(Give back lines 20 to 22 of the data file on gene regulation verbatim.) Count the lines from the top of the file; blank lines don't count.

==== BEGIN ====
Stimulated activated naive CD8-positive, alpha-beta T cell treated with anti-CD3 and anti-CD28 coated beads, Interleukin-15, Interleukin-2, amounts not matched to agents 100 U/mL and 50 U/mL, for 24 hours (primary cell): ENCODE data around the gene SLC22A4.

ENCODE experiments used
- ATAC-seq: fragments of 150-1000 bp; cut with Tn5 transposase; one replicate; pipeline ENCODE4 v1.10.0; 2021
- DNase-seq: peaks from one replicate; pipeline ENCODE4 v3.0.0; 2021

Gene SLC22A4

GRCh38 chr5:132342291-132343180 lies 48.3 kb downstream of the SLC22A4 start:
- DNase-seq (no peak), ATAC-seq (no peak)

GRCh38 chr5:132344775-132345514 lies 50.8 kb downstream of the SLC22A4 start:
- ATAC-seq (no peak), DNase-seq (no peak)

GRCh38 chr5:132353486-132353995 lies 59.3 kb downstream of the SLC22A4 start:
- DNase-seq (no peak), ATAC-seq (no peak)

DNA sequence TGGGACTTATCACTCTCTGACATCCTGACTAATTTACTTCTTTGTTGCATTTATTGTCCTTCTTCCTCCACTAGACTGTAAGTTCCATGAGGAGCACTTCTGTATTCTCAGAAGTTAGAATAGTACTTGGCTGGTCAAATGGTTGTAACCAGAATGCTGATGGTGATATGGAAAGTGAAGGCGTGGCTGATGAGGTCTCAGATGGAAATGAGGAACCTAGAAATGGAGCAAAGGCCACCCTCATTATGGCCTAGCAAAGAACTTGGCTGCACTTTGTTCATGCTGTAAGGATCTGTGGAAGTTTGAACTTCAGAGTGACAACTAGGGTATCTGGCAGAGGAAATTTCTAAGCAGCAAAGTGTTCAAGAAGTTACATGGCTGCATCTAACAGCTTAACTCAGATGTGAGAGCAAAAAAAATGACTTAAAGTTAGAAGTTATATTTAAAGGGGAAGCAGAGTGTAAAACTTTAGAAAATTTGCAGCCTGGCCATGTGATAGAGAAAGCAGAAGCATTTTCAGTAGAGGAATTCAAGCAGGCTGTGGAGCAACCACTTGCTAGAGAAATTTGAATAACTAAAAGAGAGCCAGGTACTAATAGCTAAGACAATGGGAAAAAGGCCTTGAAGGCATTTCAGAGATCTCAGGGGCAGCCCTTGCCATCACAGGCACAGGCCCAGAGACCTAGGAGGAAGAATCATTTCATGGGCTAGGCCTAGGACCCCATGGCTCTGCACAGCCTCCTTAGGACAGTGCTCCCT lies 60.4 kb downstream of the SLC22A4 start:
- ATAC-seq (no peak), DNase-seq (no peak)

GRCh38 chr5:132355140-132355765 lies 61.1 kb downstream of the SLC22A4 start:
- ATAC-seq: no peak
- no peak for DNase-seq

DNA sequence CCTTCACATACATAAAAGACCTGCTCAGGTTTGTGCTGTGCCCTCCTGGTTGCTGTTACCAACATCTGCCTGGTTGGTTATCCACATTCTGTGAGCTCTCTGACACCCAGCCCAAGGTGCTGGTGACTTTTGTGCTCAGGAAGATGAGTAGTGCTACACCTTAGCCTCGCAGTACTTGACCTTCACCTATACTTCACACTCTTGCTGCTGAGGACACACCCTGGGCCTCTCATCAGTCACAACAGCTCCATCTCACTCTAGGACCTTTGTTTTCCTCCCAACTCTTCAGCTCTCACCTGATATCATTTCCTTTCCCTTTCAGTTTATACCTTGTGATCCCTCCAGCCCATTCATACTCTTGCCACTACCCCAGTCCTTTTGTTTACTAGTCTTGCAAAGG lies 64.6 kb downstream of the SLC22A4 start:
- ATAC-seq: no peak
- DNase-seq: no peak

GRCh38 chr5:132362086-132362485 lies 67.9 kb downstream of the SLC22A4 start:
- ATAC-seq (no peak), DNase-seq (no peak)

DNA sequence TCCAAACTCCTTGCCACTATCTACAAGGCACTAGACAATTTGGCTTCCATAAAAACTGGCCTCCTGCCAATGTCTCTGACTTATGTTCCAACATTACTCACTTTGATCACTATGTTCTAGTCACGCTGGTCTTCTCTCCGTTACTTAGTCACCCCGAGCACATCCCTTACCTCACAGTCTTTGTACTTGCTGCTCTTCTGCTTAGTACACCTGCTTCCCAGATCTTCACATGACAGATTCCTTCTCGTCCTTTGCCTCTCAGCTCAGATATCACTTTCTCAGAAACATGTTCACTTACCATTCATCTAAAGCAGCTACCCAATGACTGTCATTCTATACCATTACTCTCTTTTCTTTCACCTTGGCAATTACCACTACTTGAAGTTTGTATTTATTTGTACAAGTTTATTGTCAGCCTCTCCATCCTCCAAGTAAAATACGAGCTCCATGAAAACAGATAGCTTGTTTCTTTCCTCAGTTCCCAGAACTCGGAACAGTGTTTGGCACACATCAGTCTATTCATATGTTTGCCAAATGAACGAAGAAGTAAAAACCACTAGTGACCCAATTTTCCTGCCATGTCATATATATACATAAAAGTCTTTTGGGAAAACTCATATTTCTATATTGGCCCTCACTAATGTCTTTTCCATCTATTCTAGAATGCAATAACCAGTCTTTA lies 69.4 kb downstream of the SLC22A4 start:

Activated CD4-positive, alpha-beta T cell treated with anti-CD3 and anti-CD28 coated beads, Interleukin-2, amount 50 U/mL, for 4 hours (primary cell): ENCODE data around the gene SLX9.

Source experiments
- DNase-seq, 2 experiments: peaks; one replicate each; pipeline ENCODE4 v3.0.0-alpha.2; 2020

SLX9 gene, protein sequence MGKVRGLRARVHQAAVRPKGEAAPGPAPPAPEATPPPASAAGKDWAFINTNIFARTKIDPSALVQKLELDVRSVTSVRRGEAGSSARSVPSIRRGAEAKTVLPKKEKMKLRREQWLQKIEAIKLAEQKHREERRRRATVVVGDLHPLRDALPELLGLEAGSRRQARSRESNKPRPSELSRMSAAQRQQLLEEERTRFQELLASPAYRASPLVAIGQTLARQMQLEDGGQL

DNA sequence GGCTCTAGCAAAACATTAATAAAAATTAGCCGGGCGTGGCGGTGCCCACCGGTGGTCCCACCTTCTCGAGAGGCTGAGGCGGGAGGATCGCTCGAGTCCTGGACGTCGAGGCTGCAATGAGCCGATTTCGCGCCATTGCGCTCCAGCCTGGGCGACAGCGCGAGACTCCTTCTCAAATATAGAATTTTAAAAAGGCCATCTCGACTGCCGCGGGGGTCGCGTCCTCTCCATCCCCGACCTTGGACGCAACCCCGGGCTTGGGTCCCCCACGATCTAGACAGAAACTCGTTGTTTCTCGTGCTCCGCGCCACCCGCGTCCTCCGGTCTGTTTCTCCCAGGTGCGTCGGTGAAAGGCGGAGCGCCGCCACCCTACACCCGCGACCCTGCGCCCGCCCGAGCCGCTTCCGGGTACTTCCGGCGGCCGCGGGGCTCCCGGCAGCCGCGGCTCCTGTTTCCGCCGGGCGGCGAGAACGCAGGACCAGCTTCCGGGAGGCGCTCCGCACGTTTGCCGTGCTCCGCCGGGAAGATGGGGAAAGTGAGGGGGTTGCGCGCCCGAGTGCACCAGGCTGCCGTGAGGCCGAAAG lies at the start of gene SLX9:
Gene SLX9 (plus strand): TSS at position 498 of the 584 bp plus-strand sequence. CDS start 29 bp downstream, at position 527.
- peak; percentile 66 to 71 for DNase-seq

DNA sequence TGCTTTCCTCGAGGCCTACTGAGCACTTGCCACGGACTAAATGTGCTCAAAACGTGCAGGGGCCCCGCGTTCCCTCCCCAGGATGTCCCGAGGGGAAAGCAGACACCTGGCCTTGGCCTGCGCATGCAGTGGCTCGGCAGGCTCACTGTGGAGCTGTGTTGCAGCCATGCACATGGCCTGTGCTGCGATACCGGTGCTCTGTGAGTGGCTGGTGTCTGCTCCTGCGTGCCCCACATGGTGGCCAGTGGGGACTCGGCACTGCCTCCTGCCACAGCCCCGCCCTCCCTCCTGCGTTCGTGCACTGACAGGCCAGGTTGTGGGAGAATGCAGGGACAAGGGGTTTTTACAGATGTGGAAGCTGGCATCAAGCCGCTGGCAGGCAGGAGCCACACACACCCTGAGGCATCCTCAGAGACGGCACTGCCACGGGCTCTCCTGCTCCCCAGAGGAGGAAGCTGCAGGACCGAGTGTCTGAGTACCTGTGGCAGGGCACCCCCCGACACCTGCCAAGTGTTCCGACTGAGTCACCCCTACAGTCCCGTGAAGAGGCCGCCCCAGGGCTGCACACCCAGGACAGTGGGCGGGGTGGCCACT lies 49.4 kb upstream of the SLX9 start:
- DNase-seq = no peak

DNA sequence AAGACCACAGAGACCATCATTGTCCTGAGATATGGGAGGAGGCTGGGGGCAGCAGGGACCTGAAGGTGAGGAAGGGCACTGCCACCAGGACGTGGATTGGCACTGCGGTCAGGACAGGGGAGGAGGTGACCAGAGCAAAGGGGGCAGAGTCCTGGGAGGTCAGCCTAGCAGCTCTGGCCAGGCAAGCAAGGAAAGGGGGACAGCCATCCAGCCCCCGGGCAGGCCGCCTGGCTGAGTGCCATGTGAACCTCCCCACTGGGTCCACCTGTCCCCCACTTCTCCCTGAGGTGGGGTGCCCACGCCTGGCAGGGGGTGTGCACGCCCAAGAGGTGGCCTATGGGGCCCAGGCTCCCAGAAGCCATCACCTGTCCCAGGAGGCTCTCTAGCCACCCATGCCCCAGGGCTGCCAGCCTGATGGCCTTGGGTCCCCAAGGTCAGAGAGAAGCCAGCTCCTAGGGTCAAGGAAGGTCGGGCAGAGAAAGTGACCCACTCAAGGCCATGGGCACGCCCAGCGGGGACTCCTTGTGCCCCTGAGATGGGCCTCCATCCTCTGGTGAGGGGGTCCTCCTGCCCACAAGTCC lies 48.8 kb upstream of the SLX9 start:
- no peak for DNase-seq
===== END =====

GRCh38 chr5:132362086-132362485 lies 67.9 kb downstream of the SLC22A4 start:
- ATAC-seq (no peak), DNase-seq (no peak)

DNA sequence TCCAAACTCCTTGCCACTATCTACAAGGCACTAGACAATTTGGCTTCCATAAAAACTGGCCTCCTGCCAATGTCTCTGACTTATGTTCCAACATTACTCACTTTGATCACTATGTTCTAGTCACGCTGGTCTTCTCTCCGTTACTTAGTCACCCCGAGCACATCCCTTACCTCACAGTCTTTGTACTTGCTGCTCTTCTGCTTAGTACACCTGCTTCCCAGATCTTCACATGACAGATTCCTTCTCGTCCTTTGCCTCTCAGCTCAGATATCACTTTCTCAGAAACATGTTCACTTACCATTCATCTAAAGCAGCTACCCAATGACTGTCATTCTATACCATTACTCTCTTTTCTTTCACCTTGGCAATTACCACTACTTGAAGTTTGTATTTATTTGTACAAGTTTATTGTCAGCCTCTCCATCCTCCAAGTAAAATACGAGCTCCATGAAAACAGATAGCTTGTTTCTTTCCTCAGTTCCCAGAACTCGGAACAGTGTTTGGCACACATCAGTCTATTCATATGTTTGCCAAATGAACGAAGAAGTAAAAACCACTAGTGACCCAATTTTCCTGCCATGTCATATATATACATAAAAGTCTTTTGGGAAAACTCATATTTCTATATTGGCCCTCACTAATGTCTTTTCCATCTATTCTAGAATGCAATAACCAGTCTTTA lies 69.4 kb downstream of the SLC22A4 start: